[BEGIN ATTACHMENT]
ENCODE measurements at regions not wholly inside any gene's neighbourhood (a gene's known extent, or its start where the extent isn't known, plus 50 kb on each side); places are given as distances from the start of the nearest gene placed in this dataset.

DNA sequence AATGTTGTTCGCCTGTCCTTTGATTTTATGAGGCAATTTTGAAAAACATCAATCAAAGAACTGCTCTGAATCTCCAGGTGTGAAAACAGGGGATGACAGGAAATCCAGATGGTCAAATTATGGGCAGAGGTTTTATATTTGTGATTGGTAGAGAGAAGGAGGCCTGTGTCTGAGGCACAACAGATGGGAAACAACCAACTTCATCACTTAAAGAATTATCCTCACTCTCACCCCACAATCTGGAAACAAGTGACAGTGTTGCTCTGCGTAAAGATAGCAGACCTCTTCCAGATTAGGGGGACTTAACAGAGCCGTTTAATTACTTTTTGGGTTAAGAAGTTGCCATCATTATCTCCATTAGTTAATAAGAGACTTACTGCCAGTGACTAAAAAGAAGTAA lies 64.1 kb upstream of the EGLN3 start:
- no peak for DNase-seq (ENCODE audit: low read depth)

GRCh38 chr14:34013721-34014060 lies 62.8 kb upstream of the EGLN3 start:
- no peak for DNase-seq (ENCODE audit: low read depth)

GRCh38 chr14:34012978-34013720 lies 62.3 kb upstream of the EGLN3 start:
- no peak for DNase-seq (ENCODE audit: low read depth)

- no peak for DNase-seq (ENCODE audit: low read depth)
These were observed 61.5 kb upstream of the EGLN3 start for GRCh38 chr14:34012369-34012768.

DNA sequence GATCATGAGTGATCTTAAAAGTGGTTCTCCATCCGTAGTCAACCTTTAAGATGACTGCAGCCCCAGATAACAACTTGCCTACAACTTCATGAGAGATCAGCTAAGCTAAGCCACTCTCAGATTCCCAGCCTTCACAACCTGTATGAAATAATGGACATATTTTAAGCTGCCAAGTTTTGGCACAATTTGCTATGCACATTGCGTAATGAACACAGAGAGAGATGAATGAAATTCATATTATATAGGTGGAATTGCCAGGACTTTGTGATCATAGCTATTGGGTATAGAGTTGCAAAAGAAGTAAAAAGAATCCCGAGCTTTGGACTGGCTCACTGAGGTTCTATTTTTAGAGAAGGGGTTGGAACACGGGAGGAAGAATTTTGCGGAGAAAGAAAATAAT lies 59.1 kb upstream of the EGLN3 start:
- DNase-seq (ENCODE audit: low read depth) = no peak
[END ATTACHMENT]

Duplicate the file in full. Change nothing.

ENCODE measurements at regions not wholly inside any gene's neighbourhood (a gene's known extent, or its start where the extent isn't known, plus 50 kb on each side); places are given as distances from the start of the nearest gene placed in this dataset.

DNA sequence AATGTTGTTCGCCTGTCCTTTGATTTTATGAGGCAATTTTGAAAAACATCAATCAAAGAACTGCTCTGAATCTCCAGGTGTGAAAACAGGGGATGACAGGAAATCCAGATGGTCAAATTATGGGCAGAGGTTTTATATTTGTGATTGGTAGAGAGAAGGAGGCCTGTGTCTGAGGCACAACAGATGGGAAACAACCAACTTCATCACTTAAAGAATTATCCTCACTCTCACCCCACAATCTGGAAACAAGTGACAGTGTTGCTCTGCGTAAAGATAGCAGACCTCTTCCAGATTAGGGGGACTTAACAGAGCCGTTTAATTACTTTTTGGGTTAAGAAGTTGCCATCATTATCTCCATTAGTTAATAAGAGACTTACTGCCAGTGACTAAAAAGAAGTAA lies 64.1 kb upstream of the EGLN3 start:
- no peak for DNase-seq (ENCODE audit: low read depth)

GRCh38 chr14:34013721-34014060 lies 62.8 kb upstream of the EGLN3 start:
- no peak for DNase-seq (ENCODE audit: low read depth)

GRCh38 chr14:34012978-34013720 lies 62.3 kb upstream of the EGLN3 start:
- no peak for DNase-seq (ENCODE audit: low read depth)

- no peak for DNase-seq (ENCODE audit: low read depth)
These were observed 61.5 kb upstream of the EGLN3 start for GRCh38 chr14:34012369-34012768.

DNA sequence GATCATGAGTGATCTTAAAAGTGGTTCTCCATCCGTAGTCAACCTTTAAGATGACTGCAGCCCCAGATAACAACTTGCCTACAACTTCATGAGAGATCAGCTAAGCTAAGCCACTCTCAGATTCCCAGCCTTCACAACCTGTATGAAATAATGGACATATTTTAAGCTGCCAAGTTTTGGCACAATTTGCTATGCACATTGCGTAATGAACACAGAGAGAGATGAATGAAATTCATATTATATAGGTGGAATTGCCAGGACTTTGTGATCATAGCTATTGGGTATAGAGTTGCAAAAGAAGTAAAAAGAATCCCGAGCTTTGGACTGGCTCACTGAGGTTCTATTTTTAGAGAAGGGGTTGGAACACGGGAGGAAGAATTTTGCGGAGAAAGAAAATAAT lies 59.1 kb upstream of the EGLN3 start:
- DNase-seq (ENCODE audit: low read depth) = no peak